QUETTA, Pakistan A series of bombings killed 115 people across Pakistan on Thursday, including 81 who died in twin blasts on a bustling billiards hall in a Shiite area of Quetta.
It was one of the deadliest days in recent years for a country that is no stranger to violence from radical Islamists, militant separatists and criminal gangs.
UN Secretary-General Ban Ki-moon strongly condemned the multiple attacks and the ongoing terrorist violence in Pakistan, saying “these heinous acts cannot be justified by any cause” and calling for the perpetrators to be brought to justice, UN spokesman Martin Nesirky said.
Violence has been especially intense in south-west Baluchistan province, where Quetta is the capital and the country’s largest concentration of Shiites live. Many are ethnic Hazara who migrated from Afghanistan.
The billiards hall was located in an area dominated by the minority sect. In addition to the 81 dead, more than 120 people were wounded in the double bombing, said police officer Zubair Mehmood. The dead included police officers, journalists and rescue workers who responded to the initial explosion.
Ghulam Abbas, a Shiite who lives about 150 metres from the billiards hall, said he was at home with his family when the first blast occurred. He was trying to decide whether to head to the scene when the second bomb went off.
“The second blast was a deafening one, and I fell down,” he said. “I could hear cries and minutes later I saw ambulances taking the injured to the hospital.”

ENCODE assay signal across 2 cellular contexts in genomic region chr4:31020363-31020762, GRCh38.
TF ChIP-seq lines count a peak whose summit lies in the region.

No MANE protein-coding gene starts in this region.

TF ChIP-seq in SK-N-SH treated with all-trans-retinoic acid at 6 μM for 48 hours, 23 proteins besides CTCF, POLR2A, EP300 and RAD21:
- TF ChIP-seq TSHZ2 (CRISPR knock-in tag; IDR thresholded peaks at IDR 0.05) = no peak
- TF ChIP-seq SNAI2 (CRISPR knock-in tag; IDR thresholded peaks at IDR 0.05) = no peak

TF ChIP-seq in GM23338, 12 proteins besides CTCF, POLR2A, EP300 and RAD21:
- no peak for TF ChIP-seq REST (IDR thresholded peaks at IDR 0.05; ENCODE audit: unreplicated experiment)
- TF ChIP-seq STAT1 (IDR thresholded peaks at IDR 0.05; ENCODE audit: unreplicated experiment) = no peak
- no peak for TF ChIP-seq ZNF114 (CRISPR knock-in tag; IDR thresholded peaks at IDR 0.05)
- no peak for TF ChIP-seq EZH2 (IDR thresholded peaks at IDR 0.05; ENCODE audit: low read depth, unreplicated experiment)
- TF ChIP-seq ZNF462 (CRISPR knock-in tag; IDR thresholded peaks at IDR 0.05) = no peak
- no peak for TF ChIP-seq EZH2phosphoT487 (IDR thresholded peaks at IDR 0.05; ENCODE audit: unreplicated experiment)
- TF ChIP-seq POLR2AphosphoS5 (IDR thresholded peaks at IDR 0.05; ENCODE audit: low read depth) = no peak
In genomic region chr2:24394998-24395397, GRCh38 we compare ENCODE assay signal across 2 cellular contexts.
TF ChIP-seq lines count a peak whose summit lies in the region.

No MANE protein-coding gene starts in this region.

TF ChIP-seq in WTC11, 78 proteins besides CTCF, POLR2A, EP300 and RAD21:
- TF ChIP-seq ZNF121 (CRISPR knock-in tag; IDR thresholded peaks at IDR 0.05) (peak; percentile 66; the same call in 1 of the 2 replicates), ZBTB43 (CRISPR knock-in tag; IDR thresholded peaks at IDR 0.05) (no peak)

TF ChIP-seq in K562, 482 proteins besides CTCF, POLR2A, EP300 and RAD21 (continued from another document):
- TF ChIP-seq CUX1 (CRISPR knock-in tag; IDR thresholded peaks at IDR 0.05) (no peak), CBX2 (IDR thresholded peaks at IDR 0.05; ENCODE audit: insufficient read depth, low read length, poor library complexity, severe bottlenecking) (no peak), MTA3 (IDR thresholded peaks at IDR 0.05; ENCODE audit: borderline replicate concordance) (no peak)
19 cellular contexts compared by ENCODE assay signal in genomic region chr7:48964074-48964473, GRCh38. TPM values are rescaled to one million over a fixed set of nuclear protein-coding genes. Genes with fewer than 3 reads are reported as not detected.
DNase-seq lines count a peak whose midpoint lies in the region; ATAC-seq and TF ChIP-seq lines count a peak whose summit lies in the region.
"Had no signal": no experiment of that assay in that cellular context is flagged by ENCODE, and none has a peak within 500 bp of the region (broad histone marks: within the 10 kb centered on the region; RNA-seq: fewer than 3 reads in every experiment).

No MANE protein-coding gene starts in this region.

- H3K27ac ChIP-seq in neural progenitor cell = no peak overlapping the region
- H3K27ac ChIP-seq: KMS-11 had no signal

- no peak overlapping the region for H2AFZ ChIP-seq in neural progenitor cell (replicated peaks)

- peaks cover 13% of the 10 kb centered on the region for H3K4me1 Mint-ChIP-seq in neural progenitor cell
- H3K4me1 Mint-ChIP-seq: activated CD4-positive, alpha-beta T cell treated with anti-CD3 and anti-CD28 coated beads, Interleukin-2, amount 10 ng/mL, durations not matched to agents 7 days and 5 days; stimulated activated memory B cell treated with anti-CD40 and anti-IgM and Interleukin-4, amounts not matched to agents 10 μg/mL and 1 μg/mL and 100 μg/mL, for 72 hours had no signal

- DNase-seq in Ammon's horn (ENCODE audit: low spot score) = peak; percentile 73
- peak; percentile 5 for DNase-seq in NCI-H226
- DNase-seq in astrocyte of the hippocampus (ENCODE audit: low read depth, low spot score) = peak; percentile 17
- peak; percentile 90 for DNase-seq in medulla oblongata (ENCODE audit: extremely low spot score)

Hospitals and a local mortuary were overwhelmed as the dead and wounded arrived throughout the evening. Weeping relatives gathered outside the emergency room at Quetta’s Civil Hospital. Inside the morgue, bodies were laid out on the floor.
Lashkar-e-Jhangvi, a Sunni militant group with strong ties to the Pakistani Taliban, claimed responsibility for the attack. Hazara Shiites, who migrated from Afghanistan more than a century ago, have been the targets of dozens of attacks by Lashkar-e-Jhangvi in Quetta over the past year, but Thursday’s was by far the bloodiest.
Human Rights Watch sharply criticised the Pakistani government for not doing enough to crack down on the killings and protect the country’s Shiite community. It said more than 400 Shiites were killed in targeted attacks in Pakistan in 2012, including over 120 in Baluchistan.
Pakistan’s intelligence agencies helped nurture Sunni militant groups like Lashkar-e-Jhangvi in the 1980s, to counter a perceived threat from Iran, which is mostly Shiite. Pakistan banned Lashkar-e-Jhangvi in 2001, but the group continues to operate fairly freely.
Earlier Thursday, a bomb targeting paramilitary soldiers in a commercial area in Quetta killed 12 people and wounded more than 40 others.
The bomb was concealed in a bag and placed near a vehicle carrying paramilitary soldiers, said Akbar Hussain Durrani, the provincial interior secretary. The bag was spotted by a local resident, but before the soldiers could react, it was detonated by remote control.
The United Baluch Army, a separatist group, claimed responsibility for the attack in calls to local journalists. Pakistan has faced a violent insurgency in Baluchistan for years from nationalists who demand greater autonomy and a larger share of the country’s natural resources.
Elsewhere in Pakistan, a bomb in a crowded Sunni mosque in the north-west city of Mingora killed 22 people and wounded more than 70, said senior police officer Akhtar Hayyat.
No group claimed responsibility for that attack, but suspicion fell on the Pakistani Taliban, which has waged a bloody insurgency against the government in the Swat Valley, where Mingora is located, and other parts of the north-west.